TTL=Time To Lie?
Normal TTL is to decrement TTL per hop, so if it exits the egress interface on a link and TTL's decremented to zero, the router at the other end should see TTL exceeded and drop the packet. Which is kinda inefficient, but that's IP.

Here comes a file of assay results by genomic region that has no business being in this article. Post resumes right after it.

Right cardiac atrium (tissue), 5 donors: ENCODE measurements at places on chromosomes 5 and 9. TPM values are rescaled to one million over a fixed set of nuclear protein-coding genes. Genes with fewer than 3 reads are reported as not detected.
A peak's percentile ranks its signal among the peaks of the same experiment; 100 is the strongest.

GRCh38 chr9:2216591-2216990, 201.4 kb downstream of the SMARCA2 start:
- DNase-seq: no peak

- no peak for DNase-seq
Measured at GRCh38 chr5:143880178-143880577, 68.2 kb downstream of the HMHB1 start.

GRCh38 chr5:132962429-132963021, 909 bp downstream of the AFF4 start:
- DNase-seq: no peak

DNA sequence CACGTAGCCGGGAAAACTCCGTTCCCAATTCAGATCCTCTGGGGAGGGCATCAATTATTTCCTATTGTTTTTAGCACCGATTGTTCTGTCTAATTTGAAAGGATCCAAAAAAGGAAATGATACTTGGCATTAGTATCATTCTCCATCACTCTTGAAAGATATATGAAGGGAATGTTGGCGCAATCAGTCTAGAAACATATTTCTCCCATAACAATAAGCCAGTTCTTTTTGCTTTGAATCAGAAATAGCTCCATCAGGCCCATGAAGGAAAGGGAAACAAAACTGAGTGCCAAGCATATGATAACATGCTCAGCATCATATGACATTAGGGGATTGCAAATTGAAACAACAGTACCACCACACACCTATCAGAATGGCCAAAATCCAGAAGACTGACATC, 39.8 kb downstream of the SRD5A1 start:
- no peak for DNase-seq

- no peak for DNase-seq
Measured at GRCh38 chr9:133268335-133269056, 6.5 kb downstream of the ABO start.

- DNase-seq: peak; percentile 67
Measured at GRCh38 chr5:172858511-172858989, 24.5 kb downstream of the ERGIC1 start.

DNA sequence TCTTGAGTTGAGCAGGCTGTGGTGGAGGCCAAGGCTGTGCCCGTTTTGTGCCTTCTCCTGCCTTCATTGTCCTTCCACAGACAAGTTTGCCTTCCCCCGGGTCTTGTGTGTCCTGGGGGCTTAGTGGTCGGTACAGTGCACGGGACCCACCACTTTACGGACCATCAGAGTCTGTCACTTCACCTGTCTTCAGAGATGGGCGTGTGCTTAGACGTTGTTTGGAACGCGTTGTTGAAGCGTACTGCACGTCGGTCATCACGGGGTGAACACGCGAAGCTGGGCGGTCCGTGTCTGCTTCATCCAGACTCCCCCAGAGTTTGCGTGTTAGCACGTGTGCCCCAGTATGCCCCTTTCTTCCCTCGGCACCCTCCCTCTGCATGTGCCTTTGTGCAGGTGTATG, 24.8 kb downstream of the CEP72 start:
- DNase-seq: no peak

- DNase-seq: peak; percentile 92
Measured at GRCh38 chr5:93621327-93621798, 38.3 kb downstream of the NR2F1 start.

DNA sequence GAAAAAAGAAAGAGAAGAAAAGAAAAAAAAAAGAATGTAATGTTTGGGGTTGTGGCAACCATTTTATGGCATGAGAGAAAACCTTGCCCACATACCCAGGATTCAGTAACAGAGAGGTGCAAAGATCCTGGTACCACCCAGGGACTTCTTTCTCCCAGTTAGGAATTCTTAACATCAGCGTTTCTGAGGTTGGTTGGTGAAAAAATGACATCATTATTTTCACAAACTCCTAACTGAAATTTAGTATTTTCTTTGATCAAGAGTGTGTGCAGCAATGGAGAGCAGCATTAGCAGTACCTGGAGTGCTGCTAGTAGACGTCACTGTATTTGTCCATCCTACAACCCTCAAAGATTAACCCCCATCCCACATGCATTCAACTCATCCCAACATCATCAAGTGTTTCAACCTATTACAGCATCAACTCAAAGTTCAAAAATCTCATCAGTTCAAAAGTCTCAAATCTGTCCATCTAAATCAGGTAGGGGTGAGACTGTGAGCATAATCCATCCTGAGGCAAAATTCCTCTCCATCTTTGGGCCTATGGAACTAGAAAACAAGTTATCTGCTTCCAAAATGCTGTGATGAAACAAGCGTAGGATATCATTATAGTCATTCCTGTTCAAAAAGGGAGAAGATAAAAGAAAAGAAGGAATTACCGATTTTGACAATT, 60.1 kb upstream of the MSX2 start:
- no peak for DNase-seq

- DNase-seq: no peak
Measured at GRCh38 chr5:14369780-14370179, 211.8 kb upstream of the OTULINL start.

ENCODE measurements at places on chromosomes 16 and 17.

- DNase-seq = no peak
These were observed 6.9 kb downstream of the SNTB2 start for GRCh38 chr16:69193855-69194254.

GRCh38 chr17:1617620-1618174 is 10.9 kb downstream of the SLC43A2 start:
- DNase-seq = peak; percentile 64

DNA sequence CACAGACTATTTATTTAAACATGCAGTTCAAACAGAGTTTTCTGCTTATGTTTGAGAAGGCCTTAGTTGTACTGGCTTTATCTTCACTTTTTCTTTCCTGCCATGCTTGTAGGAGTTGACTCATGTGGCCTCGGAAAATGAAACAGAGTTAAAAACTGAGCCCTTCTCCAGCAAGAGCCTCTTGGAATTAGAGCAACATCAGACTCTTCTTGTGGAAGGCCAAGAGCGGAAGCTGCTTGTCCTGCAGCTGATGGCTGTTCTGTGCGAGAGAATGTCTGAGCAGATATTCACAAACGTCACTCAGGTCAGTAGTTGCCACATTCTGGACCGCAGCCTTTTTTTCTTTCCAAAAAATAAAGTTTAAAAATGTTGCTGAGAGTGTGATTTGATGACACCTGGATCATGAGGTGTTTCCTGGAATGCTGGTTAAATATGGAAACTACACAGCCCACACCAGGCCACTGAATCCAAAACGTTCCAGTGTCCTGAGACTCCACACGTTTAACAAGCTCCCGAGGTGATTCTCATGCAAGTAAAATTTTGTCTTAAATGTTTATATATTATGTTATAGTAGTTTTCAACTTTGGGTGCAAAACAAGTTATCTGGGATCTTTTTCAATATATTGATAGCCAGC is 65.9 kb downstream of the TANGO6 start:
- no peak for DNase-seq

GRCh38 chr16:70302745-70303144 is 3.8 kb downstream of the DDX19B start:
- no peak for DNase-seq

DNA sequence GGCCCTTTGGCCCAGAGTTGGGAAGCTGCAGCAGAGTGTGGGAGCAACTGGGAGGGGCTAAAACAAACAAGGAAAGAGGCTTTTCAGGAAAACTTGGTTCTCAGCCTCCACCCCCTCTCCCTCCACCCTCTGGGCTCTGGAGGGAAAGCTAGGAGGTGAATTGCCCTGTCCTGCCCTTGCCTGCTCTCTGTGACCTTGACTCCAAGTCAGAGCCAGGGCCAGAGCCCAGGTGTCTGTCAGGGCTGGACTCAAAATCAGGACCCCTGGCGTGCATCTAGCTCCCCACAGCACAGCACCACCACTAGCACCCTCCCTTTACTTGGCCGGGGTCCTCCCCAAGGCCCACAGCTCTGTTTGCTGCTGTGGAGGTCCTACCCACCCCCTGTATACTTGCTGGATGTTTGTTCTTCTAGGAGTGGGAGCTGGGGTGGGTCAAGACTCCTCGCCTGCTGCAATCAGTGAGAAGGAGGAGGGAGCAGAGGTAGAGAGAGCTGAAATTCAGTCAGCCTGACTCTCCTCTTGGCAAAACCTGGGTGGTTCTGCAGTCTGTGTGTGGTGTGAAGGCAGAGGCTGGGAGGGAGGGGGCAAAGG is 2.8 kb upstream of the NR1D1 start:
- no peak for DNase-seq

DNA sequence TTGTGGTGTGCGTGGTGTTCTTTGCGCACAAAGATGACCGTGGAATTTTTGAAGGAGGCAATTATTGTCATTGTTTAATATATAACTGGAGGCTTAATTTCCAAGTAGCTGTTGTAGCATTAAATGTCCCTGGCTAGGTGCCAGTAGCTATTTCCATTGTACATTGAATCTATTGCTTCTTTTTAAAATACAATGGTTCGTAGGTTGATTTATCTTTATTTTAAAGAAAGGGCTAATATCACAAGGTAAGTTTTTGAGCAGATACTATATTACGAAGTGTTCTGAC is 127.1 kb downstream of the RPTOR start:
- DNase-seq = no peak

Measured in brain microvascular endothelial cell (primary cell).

I guess you could try decrementing TTL based on time spent in a queue or buffer as a possible congestion avoidance mechanism, but AFAIK that would be non-standard and not implemented. Congestion's usually a simple tail drop, give or take any queueing prioritisation using IP precedence bits. Which would be verbotten in a neutral net. Time does play a factor in TCP sessions as part of it's congestion avoidance mechanisms, but that's an application thing using Karn's algorithm rather than TTL. And to add to the fun, in some MPLS implementations, IP TTL values are copied to MPLS so can be decremented per-hop, but that can also be disabled, so the number of MPLS LSPs is not visible at the IP level. And from memory, I think you can also decrement TTL by 2 per hop instead of 1, but can't remember why that may be a thing.